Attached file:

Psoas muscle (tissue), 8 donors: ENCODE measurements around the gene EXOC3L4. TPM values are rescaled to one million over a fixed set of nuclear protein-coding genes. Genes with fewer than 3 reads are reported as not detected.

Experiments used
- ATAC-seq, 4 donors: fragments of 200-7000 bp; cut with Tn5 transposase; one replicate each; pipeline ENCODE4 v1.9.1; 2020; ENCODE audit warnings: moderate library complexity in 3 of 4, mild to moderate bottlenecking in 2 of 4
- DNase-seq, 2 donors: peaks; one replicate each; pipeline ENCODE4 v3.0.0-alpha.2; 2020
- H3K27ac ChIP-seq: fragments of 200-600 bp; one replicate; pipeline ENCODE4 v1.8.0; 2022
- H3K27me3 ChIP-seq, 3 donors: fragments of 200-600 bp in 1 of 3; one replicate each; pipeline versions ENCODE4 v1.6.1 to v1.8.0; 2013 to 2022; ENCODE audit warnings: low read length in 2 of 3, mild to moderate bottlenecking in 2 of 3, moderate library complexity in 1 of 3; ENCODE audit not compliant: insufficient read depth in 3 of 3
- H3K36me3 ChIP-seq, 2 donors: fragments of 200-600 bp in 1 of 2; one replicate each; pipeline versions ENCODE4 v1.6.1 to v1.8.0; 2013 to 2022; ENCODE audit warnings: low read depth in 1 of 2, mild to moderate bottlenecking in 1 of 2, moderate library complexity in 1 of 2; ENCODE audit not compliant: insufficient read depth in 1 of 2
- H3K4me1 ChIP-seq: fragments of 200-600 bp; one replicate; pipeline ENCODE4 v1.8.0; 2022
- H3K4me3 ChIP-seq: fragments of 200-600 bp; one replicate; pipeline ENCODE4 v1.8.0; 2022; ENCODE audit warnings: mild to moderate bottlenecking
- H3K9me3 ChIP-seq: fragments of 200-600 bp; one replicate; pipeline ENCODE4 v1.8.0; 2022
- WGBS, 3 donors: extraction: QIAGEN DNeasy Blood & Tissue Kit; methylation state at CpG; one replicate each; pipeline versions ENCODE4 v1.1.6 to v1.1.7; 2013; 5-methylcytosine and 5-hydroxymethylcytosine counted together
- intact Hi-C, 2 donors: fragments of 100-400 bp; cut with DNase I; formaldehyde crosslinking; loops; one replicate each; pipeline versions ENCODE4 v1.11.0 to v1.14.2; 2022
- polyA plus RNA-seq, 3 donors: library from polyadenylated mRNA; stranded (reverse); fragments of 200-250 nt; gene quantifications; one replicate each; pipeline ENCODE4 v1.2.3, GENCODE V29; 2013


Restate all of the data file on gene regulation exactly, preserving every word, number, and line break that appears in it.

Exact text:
Psoas muscle (tissue), 8 donors: ENCODE measurements around the gene EXOC3L4. TPM values are rescaled to one million over a fixed set of nuclear protein-coding genes. Genes with fewer than 3 reads are reported as not detected.

Experiments used
- ATAC-seq, 4 donors: fragments of 200-7000 bp; cut with Tn5 transposase; one replicate each; pipeline ENCODE4 v1.9.1; 2020; ENCODE audit warnings: moderate library complexity in 3 of 4, mild to moderate bottlenecking in 2 of 4
- DNase-seq, 2 donors: peaks; one replicate each; pipeline ENCODE4 v3.0.0-alpha.2; 2020
- H3K27ac ChIP-seq: fragments of 200-600 bp; one replicate; pipeline ENCODE4 v1.8.0; 2022
- H3K27me3 ChIP-seq, 3 donors: fragments of 200-600 bp in 1 of 3; one replicate each; pipeline versions ENCODE4 v1.6.1 to v1.8.0; 2013 to 2022; ENCODE audit warnings: low read length in 2 of 3, mild to moderate bottlenecking in 2 of 3, moderate library complexity in 1 of 3; ENCODE audit not compliant: insufficient read depth in 3 of 3
- H3K36me3 ChIP-seq, 2 donors: fragments of 200-600 bp in 1 of 2; one replicate each; pipeline versions ENCODE4 v1.6.1 to v1.8.0; 2013 to 2022; ENCODE audit warnings: low read depth in 1 of 2, mild to moderate bottlenecking in 1 of 2, moderate library complexity in 1 of 2; ENCODE audit not compliant: insufficient read depth in 1 of 2
- H3K4me1 ChIP-seq: fragments of 200-600 bp; one replicate; pipeline ENCODE4 v1.8.0; 2022
- H3K4me3 ChIP-seq: fragments of 200-600 bp; one replicate; pipeline ENCODE4 v1.8.0; 2022; ENCODE audit warnings: mild to moderate bottlenecking
- H3K9me3 ChIP-seq: fragments of 200-600 bp; one replicate; pipeline ENCODE4 v1.8.0; 2022
- WGBS, 3 donors: extraction: QIAGEN DNeasy Blood & Tissue Kit; methylation state at CpG; one replicate each; pipeline versions ENCODE4 v1.1.6 to v1.1.7; 2013; 5-methylcytosine and 5-hydroxymethylcytosine counted together
- intact Hi-C, 2 donors: fragments of 100-400 bp; cut with DNase I; formaldehyde crosslinking; loops; one replicate each; pipeline versions ENCODE4 v1.11.0 to v1.14.2; 2022
- polyA plus RNA-seq, 3 donors: library from polyadenylated mRNA; stranded (reverse); fragments of 200-250 nt; gene quantifications; one replicate each; pipeline ENCODE4 v1.2.3, GENCODE V29; 2013